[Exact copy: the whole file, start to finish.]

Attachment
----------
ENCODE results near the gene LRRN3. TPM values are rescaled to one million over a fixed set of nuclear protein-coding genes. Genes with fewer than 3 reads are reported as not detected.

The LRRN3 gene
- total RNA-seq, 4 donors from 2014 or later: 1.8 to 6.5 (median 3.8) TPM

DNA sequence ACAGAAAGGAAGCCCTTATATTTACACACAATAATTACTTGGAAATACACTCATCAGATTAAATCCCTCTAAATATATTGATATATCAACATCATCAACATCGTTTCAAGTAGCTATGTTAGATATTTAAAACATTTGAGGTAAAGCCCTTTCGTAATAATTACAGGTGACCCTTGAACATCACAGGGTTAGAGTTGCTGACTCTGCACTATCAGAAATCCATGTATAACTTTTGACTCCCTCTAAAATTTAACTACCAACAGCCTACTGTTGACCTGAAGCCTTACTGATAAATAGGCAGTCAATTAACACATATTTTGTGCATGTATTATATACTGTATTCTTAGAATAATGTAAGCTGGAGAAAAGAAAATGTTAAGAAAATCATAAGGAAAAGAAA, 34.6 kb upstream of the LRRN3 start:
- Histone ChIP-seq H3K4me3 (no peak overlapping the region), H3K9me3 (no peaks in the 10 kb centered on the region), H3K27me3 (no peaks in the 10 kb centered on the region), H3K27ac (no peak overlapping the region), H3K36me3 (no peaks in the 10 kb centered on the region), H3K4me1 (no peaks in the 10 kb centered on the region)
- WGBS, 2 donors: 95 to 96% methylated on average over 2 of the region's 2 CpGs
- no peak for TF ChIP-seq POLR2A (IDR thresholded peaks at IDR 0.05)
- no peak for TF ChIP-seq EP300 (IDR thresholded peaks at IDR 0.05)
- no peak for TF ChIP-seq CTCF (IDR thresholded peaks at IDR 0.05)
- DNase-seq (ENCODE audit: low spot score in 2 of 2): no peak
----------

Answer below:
ENCODE results near the gene LRRN3. TPM values are rescaled to one million over a fixed set of nuclear protein-coding genes. Genes with fewer than 3 reads are reported as not detected.

The LRRN3 gene
- total RNA-seq, 4 donors from 2014 or later: 1.8 to 6.5 (median 3.8) TPM

DNA sequence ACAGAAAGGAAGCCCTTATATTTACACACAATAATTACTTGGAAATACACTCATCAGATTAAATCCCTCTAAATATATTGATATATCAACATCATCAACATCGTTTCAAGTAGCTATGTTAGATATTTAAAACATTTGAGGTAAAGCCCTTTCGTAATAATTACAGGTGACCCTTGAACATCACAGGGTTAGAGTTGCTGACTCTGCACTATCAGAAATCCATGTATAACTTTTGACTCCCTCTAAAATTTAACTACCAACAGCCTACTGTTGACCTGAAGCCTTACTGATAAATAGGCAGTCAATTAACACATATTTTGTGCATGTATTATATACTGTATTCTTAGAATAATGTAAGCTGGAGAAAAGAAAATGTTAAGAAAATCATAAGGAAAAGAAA, 34.6 kb upstream of the LRRN3 start:
- Histone ChIP-seq H3K4me3 (no peak overlapping the region), H3K9me3 (no peaks in the 10 kb centered on the region), H3K27me3 (no peaks in the 10 kb centered on the region), H3K27ac (no peak overlapping the region), H3K36me3 (no peaks in the 10 kb centered on the region), H3K4me1 (no peaks in the 10 kb centered on the region)
- WGBS, 2 donors: 95 to 96% methylated on average over 2 of the region's 2 CpGs
- no peak for TF ChIP-seq POLR2A (IDR thresholded peaks at IDR 0.05)
- no peak for TF ChIP-seq EP300 (IDR thresholded peaks at IDR 0.05)
- no peak for TF ChIP-seq CTCF (IDR thresholded peaks at IDR 0.05)
- DNase-seq (ENCODE audit: low spot score in 2 of 2): no peak